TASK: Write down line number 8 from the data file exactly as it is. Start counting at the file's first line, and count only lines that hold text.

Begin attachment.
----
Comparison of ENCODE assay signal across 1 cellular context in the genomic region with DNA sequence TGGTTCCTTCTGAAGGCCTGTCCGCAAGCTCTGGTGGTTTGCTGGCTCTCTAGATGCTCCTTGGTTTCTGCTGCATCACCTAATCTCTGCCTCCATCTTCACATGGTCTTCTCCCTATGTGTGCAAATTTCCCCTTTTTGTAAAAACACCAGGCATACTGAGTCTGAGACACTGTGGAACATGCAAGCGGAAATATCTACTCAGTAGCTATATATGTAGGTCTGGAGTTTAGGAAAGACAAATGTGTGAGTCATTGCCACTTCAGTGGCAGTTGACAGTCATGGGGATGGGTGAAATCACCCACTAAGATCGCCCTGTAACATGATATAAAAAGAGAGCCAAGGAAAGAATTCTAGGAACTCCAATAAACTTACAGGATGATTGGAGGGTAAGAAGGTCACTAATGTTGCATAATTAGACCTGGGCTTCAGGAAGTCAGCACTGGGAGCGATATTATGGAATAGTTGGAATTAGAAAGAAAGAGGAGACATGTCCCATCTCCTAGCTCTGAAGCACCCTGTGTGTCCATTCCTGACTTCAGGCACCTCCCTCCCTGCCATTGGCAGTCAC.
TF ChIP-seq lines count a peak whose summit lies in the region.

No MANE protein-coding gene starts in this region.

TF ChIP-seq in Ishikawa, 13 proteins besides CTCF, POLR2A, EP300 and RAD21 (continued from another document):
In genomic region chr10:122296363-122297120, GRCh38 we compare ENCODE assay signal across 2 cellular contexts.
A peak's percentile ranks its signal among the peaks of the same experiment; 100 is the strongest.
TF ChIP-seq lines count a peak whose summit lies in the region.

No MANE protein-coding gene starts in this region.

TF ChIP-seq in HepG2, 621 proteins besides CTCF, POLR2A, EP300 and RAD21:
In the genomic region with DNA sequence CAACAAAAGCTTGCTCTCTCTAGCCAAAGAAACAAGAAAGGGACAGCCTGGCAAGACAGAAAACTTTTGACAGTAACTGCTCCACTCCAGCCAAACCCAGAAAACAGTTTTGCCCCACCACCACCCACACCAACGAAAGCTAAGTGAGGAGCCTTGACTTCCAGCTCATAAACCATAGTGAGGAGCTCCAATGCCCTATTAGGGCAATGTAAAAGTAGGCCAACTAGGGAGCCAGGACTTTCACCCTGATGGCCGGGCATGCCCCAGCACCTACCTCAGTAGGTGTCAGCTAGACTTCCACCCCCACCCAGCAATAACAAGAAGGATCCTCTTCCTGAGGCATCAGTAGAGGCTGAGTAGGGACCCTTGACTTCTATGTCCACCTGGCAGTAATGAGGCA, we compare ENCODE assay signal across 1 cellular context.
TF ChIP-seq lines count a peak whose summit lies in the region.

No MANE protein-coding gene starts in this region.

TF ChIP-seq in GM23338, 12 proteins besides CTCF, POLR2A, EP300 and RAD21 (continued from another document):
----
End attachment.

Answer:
No MANE protein-coding gene starts in this region.